- Uber now treats all 70,000 of its drivers in Britain as "workers" entitled to a minimum wage, holiday pay and pension plans.
- It comes weeks after the country's Supreme Court upheld a ruling that its drivers were workers, not independent contractors.
- Bank of America estimates that Uber's U.K. employment rights setback could cost the firm a total of more than $500 million.
LONDON — Uber's decision to reclassify its U.K. drivers as workers will lead to increased costs for the firm, according to analysts, hurting the company's prospects in its most important European market.
Uber on Tuesday said it would begin treating all 70,000 of its drivers in Britain as "workers" entitled to a minimum wage, holiday pay and pension plans. It's worth pointing out that this doesn't mean "employee," a separate legal status in the U.K. with extra employment rights.
It comes weeks after the country's Supreme Court upheld a ruling that its drivers were workers, not independent contractors. While the decision applied to a small group of drivers, thousands more have taken action against the company. And experts have warned it could have major implications for the broader gig economy.
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For Dan Ives, managing director of equity research at Wedbush Securities, the move represents a "gut punch" for Uber's prospects in the U.K.
"We believe the company will reduce its footprint of drivers and ridesharing by roughly 30% over the next 12 to 18 months," Ives told CNBC via email Wednesday.
"It's all about profitability for Dara & Co. and with London being a Top 5 market globally the math is not favorable for Uber on the employee vs contractor reclassification."
The company says it still expects to reach adjusted EBITDA profitability by the end of this year.
A crucial market
Uber's U.K. ride-hailing business accounted for 6.4% of all mobility gross bookings in the fourth quarter of 2020. Still, London is by far the company's most important market in Europe. Uber has around 45,000 drivers and 3.5 million riders using its app in the U.K. capital.
It's not the first time Uber's business has run into trouble in Britain. London's transport watchdog, TfL, has twice stripped the company of its license to operate in the city due to safety concerns. Uber was granted an 18-month London license in September.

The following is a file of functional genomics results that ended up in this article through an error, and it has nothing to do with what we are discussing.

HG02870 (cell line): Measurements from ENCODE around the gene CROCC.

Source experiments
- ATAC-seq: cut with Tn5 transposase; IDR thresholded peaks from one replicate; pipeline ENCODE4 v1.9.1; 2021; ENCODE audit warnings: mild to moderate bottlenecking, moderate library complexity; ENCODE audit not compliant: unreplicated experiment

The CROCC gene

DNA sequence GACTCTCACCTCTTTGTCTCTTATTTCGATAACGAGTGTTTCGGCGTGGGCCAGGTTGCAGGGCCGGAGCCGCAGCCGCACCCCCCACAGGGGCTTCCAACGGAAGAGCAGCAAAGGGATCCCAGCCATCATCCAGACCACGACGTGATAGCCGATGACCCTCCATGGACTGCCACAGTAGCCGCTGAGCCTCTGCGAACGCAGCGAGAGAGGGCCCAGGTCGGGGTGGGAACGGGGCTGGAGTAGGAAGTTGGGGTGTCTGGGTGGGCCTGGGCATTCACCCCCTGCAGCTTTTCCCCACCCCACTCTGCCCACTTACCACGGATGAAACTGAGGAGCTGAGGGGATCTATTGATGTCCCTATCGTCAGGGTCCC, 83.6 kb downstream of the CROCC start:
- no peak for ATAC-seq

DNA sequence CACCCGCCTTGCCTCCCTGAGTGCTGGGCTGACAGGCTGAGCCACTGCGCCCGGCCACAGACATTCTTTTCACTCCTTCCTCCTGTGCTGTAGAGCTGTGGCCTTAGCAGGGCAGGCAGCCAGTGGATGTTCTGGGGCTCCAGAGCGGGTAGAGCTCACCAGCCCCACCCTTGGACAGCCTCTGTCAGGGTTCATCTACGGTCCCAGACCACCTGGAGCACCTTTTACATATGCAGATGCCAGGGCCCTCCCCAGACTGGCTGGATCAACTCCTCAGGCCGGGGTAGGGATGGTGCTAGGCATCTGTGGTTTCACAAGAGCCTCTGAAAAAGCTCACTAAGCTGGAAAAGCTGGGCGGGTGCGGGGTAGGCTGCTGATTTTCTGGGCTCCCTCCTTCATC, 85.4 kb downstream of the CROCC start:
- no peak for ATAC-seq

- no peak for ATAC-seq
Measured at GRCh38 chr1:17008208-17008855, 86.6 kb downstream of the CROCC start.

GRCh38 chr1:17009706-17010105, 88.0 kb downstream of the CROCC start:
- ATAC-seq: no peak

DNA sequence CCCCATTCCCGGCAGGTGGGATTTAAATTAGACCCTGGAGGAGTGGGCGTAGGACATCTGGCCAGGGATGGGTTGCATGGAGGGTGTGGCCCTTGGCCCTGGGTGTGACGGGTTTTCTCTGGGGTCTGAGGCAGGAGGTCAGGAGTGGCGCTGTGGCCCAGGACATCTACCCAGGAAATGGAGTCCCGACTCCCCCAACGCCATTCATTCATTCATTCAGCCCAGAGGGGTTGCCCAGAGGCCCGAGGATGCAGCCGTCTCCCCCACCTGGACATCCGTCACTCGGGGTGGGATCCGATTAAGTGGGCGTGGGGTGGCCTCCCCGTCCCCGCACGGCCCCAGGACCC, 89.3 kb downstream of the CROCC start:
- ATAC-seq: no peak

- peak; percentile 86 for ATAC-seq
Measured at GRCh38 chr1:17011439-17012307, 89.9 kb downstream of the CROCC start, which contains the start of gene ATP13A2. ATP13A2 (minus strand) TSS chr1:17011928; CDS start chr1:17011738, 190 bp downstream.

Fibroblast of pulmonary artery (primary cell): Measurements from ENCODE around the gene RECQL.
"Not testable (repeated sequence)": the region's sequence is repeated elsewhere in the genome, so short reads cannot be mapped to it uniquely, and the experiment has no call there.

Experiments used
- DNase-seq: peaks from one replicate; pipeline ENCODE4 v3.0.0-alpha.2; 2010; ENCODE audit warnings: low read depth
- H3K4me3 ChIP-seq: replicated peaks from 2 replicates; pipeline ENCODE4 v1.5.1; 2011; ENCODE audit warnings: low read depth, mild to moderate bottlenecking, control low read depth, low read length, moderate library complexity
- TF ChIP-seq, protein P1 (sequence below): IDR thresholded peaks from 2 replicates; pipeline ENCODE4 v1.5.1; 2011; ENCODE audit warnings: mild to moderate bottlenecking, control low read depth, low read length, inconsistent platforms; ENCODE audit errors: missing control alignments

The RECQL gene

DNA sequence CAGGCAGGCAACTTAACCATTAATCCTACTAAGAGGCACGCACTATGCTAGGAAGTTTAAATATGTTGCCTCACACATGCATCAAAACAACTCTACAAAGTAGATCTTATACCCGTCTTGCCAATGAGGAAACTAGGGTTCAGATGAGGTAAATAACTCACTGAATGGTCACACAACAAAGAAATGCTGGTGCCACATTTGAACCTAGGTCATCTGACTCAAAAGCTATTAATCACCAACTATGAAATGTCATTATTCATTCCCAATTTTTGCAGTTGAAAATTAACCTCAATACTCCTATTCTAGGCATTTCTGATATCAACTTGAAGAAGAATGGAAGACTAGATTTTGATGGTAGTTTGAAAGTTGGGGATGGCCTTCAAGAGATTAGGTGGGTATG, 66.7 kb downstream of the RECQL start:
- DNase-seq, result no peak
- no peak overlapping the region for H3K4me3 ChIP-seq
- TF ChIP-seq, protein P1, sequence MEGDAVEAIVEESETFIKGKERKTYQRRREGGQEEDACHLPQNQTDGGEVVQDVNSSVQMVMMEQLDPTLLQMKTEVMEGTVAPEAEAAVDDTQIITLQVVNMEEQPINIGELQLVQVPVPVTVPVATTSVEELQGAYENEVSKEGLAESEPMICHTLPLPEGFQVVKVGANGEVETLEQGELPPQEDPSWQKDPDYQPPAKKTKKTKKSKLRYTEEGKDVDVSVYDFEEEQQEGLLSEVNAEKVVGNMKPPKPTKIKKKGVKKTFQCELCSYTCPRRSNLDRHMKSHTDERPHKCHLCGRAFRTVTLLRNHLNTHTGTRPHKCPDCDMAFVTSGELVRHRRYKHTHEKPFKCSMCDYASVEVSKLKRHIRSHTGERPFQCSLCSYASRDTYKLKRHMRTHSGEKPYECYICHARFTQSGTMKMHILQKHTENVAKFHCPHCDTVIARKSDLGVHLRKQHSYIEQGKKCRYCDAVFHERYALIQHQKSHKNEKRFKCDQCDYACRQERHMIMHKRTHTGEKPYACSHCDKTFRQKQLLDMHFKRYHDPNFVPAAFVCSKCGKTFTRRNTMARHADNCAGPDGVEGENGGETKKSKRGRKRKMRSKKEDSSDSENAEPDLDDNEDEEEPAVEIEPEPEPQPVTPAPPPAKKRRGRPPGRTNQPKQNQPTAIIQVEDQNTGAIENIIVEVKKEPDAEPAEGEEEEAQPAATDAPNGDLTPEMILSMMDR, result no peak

Meanwhile, Uber has long been the subject of criticism from London's black cab industry, politicians and trade unions. James Farrar and Yaseen Aslam, the drivers who successfully defeated Uber in court, said the company's driver reforms didn't go far enough.
"The Supreme Court ruled that drivers are to be recognized as workers with entitlements to the minimum wage and holiday pay to accrue on working time from log on to log off whereas Uber is committing only to these entitlements to accrue from time of trip acceptance to drop off," Farrar and Aslam said in a statement Tuesday. "This means that Uber drivers will be still short-changed to the tune of 40-50%.
The changes announced by Uber include:
- Paying drivers at least the U.K. National Living Wage, which is £8.72 ($12.16)an hour and set to rise to £8.91 next month, after accepting a trip
- Paid holiday time based on 12.07% of drivers' earnings, paid out on a fortnightly basis
- A pension plan with contributions from Uber as well as driver contributions
The new rules don't apply to couriers on Uber's Eats food delivery app.
Counting the costs
The move will undoubtedly lead to higher costs for Uber. Experts say it could also result in the ride-hailing giant pulling out of some regions.
"In places where Uber cannot avoid giving employment benefits to drivers, it is predicted to increase Uber's costs up to 30%," Pinar Ozcan, professor of entrepreneurship and innovation at Oxford University's Saïd Business School, told CNBC.
"One can say that this will bring taxis and Uber to the same field to compete, with the difference between the two being based solely on technology and not on legal loopholes. This may cause Uber to adjust its growth strategy and exit markets that are less profitable."
Bank of America estimates that Uber's U.K. employment rights setback could cost the firm a total of more than $500 million.
"Assuming an 8% cost increase for UK drivers would translate to $132mn in hypothetical costs for FY21, or $105mn for the remaining about 9.5 months," analysts at the bank said in a research note Tuesday. "Uber can likely offset that cost with lower driver incentives in the UK."
Potential backdated benefits to Uber workers in the U.K. "could exceed $400mn depending on number of drivers in settlements," they added. Bank of America maintained its buy rating on Uber stock, though, saying the outcome "reflects evolution, not platform risk" as new driver benefits could entice more drivers, reduce the need for incentives and raise the bar for competition.
"The remaining risk we see in the UK is potential need to charge and collect a VAT tax (ruling expected in next few months), which would likely require price increases and reduce price competitiveness vs. taxis," the bank's analysts wrote.
Uber says it doesn't expect to raise fares as a result of the driver changes. However, Ives believes that increased costs for Uber will "ultimately … be passed down to the consumer."
The U.K. situation echoes Uber's fight with Californian regulators, who last year attempted to reclassify drivers of Uber and other ride-hailing services like Lyft as employees to grant them more employment protections.
But voters supported a ballot measure called Proposition 22, which exempted Uber and other gig economy platforms from reclassifying drivers as employees.
Uber is advocating a "third way" for classifying gig workers which offers them some protections but still ensures flexible working. The firm has shared proposals for such a model with the EU as the bloc reviews the working arrangements of gig economy platforms.